Nine Notable Nom de Plumes

In honor of George Eliot’s (Mary Anne Evans) birthday today, let’s take a look at nine noteworthy literary pen names. Did you know these authors had “secret identities”?

           

Row 1: George Eliot – Best known for: Silas Marner (1861), Middlemarch (1871), Real name: Mary Anne Evans; Mark Twain – Best known for: The Adventures of Tom Sawyer (1876), Adventures of Huckleberry Finn (1885), Real name: Samuel Langhorne Clemens; Currer, Ellis & Acton Bell – Best known for (respectively): Jane Eyre, Wuthering Heights & Agnes Grey (1847), Real names: Charlotte, Emily & Anne Bronte; George Orwell – Best known for: Animal Farm (1945), Nineteen Eighty-Four (1949), Real name: Eric Arthur Blair.

Row 2: Dr. Seuss – Best known for: The Cat in the Hat (1957), Green Eggs and Ham (1960), Real name: Theodore Geisel; Voltaire – Best known for: “Plato’s Dream” (1756), Candide (1759), Real name: François-Marie Arouet; O. Henry – Best known for: “The Gift of the Magi” (1906), Real name: William Sydney Porter; Pablo Neruda* – Best known for: Veinte poemas de amor y una canción desesperada (1924), Residencia en la tierra (1933), Real name: Ricardo Eliecer Neftalí Reyes Basoalto *Legally adopted his pen name in 1946; Lewis Carroll – Best known for: Alice’s Adventures in Wonderland (1865), Through the Looking-Glass (1871), Real name: Charles Lutwidge Dodgson.

Most of the authors above chose to write under a pseudonym either because they wanted their work to be taken seriously (especially challenging for women before the 20th century), or because they were hiding from a possibly disapproving family member or society. Would you publish under a pen name (or do you already have one)? Let us know in the comments! – Kate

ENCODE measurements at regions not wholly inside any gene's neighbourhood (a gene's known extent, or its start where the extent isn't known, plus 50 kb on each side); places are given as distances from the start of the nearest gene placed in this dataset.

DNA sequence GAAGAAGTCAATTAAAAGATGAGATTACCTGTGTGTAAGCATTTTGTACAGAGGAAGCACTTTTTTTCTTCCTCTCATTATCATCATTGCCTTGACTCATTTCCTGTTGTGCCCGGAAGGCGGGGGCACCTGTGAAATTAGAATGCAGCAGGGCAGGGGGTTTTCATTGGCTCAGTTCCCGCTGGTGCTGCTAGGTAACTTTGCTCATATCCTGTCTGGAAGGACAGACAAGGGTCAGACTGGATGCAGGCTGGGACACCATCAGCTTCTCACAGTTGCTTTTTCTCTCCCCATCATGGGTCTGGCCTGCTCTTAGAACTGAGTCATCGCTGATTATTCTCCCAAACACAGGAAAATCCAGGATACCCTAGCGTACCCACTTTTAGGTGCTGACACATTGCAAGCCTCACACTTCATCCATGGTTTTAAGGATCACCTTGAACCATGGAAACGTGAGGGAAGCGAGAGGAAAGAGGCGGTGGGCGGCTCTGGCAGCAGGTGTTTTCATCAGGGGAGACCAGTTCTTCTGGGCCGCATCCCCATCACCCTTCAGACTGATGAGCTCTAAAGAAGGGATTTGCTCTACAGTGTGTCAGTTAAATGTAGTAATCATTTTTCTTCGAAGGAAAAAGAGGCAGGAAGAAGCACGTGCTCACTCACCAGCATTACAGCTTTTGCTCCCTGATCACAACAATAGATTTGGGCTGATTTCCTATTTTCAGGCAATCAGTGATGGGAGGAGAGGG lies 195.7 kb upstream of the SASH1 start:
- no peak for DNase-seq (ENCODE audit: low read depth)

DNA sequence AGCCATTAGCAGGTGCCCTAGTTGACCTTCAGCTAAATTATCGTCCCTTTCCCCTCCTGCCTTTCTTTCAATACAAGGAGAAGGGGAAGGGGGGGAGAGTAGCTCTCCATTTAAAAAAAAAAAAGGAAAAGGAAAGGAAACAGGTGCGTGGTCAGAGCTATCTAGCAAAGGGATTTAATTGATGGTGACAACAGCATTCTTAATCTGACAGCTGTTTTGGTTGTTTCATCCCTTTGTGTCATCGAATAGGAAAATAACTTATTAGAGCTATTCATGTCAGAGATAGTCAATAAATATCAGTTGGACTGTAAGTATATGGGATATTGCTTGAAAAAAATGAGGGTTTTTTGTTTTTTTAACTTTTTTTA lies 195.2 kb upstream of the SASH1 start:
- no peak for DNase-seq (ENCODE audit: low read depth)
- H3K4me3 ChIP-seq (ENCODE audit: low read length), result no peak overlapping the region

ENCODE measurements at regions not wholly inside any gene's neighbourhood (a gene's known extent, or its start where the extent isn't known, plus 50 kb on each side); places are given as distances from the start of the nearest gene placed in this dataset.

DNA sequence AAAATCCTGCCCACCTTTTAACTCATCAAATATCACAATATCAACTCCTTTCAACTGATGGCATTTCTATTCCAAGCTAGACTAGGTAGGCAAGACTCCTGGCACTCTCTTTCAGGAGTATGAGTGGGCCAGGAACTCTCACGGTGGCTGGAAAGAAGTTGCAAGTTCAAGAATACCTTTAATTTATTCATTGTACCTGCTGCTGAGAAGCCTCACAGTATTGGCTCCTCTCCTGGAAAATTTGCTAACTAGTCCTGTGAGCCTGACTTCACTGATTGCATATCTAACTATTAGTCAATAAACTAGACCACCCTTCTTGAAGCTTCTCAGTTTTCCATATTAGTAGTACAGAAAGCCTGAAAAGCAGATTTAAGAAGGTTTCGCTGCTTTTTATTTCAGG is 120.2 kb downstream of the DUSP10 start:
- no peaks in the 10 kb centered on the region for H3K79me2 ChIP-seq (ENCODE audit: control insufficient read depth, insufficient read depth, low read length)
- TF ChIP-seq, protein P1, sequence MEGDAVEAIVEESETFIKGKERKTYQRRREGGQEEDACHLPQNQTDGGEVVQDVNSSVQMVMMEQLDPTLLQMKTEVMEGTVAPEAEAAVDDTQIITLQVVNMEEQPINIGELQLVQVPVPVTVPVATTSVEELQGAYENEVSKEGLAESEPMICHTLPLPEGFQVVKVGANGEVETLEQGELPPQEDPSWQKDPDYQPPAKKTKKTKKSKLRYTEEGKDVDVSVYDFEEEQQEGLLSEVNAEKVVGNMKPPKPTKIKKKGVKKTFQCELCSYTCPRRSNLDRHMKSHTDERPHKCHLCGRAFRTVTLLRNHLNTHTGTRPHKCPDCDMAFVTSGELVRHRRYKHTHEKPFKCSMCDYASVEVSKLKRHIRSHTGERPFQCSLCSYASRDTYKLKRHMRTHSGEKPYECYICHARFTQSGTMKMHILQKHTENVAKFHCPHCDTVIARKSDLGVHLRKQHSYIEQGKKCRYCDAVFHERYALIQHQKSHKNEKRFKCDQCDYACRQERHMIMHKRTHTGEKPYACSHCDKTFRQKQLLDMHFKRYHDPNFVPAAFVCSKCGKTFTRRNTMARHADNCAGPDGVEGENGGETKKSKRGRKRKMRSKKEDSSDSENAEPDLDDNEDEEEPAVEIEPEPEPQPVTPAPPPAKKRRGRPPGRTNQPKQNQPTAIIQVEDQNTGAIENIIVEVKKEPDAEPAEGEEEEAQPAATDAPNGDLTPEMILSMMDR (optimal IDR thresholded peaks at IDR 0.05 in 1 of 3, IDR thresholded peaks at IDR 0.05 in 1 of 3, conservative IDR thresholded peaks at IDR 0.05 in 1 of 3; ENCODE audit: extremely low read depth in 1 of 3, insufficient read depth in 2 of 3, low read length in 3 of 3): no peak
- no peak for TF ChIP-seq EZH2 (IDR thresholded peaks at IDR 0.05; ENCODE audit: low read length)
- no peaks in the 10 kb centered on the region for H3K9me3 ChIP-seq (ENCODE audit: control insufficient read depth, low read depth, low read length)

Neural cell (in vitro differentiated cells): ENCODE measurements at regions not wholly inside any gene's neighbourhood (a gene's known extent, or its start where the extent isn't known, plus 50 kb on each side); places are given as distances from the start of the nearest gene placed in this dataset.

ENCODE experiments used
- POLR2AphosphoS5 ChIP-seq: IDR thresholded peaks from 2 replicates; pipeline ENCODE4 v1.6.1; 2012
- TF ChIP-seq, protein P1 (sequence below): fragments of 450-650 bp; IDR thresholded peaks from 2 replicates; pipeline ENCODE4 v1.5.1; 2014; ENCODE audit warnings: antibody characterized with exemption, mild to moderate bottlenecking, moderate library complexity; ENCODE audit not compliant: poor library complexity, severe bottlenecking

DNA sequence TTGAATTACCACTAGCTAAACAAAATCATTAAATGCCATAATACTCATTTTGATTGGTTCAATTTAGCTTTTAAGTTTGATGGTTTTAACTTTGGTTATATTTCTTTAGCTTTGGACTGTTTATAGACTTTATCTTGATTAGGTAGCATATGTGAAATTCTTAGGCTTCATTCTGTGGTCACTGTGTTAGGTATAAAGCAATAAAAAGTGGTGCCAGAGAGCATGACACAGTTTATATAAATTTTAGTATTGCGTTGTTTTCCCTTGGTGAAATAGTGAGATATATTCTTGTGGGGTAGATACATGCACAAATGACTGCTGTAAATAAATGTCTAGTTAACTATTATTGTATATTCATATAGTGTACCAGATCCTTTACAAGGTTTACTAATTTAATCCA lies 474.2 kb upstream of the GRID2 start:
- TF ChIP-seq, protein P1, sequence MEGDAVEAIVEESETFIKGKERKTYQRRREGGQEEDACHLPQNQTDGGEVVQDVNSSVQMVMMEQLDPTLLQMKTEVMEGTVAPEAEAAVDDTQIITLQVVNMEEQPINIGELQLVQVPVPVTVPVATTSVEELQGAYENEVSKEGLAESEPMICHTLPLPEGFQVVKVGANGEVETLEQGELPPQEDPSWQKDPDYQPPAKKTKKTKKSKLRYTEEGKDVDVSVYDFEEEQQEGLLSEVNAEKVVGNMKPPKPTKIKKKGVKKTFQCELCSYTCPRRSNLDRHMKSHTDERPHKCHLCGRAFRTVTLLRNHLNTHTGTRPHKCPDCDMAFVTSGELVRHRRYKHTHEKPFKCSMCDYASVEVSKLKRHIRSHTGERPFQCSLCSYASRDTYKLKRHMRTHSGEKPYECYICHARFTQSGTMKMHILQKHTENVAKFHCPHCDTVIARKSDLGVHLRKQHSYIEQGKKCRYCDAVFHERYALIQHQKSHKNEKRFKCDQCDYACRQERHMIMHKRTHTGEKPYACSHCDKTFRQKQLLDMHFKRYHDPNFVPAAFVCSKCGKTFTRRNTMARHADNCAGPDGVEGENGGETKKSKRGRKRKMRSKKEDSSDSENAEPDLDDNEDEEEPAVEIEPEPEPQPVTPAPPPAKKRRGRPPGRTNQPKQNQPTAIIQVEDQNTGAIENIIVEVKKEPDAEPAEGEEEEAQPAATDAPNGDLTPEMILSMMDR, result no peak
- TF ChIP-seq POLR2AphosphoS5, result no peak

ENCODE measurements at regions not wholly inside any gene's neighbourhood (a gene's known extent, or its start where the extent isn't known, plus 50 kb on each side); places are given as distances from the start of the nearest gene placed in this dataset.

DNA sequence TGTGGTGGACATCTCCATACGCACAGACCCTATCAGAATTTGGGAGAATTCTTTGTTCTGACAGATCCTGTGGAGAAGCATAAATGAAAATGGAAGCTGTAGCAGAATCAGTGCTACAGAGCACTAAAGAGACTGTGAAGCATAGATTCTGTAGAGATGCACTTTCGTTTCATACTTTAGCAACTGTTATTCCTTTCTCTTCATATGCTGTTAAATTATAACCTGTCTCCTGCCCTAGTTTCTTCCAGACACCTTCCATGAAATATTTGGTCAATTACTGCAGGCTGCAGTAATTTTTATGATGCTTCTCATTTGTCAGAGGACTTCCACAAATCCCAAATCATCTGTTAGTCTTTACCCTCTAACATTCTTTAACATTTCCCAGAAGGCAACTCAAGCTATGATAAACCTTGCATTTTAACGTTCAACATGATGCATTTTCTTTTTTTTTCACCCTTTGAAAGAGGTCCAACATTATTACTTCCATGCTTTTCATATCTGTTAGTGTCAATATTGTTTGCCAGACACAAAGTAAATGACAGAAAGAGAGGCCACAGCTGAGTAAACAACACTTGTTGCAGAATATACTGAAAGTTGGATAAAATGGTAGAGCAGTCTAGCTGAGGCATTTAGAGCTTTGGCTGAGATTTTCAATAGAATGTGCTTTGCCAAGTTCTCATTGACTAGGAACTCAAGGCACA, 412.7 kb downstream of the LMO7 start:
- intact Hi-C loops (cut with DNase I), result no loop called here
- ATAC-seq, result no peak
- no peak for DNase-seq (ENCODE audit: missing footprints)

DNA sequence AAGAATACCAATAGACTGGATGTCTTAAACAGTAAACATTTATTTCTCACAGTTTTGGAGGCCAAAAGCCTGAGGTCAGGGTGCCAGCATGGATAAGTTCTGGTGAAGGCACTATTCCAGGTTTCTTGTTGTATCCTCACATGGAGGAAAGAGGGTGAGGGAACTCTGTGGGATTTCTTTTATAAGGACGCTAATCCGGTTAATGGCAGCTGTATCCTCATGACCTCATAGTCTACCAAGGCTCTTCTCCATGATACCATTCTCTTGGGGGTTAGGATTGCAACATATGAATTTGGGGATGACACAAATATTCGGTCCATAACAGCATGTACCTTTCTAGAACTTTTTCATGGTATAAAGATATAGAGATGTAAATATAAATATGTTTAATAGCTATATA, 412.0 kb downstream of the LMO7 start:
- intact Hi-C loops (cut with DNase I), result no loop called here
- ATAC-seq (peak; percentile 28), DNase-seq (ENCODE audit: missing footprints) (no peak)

Kate is Promotions & Direct Mail Coordinator at Half Price Books Corporate.

Lovely Ladies of Literature — Literacy Month Edition

In a fairytale world where more and more little girls seem to be more interested in playing the “princess” than perusing the public library, we’re taking some time to honor women who, for some reason, haven’t managed to break through the doll and dress up aisle. Here we present a first, and hopefully not last, edition of the Lovely Ladies of Literature.

I must confess, this is my personal list of women writers who either inspired, frustrated or empowered me during my child and young adult-hood. I know the list of possible LLoL pageant contestants, those who are deserving of being included, is practically infinite. I encourage you all to create your OWN list by commenting below with a LLoL of your own. But, back to me– why did I single out these women? It wasn’t because I wanted to dress like them, wear make up like them, talk, walk or curtsy like them; it was that I wanted to live in the worlds they created. Or, perhaps I wanted to ask them WHY? Why would you write what I just read? I closed a book wanting to call them and challenge them about their plots and characters and process, or yell at them for something I thought was unjust. I had comfort, as I grew older knowing  that, even if I disagreed with them, I learned from them. I wanted to stand united with them knowing that they faced a tough road.

I wanted to travel that road myself – to create, challenge, or make another little girl think – to help a young lady understand that it isn’t a fashion magazine or a pink and purple sparkly dress that can define her femininity and spirit–  it  is a mind, a pen and paper.

So, here are our Literacy Month Lovely Ladies of Literature:

             

Row 1: Judy Blume, Willa Cather, Jane Austen; Row 2: Ursula LeGuin, Mary Shelley, Louisa May Alcott; Row 3: Laura Ingalls Wilder, Madeline L’Engle, Margaret Atwood; Row 4: J.K. Rowling, Shirley Jackson, the Bronte sisters (Charlotte, Emily, and Anne)

Can you play dress up for the mind? If I could, I would want my mind to look like these.

Becky is Marketing Communications Manager at Half Price Books Corporate.
You can follow her on Twitter at @bexican75.